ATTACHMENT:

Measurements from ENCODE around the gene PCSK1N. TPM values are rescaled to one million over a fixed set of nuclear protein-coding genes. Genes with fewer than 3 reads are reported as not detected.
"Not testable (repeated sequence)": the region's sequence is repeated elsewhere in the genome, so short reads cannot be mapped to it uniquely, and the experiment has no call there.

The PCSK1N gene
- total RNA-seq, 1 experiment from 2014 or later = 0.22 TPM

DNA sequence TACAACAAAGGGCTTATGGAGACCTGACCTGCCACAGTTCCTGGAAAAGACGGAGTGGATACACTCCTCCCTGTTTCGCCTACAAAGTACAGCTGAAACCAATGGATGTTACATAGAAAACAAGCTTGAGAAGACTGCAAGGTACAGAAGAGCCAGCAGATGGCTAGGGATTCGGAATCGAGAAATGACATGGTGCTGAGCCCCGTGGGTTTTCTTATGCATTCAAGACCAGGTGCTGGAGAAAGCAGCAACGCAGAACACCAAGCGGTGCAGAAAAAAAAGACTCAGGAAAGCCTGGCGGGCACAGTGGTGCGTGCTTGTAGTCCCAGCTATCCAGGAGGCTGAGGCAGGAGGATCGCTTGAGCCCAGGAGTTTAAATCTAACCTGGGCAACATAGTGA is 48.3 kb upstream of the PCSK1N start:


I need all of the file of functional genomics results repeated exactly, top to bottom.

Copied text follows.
Measurements from ENCODE around the gene PCSK1N. TPM values are rescaled to one million over a fixed set of nuclear protein-coding genes. Genes with fewer than 3 reads are reported as not detected.
"Not testable (repeated sequence)": the region's sequence is repeated elsewhere in the genome, so short reads cannot be mapped to it uniquely, and the experiment has no call there.

The PCSK1N gene
- total RNA-seq, 1 experiment from 2014 or later = 0.22 TPM

DNA sequence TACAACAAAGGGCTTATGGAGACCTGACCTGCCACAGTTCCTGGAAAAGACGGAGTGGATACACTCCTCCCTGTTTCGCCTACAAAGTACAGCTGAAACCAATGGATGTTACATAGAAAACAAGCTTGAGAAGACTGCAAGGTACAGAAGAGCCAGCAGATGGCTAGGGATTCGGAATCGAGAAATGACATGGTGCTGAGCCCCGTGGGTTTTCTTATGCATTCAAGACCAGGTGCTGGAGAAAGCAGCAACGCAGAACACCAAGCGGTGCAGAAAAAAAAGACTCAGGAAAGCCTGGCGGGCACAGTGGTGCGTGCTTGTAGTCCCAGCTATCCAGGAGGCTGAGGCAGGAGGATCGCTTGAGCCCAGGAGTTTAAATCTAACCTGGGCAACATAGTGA is 48.3 kb upstream of the PCSK1N start: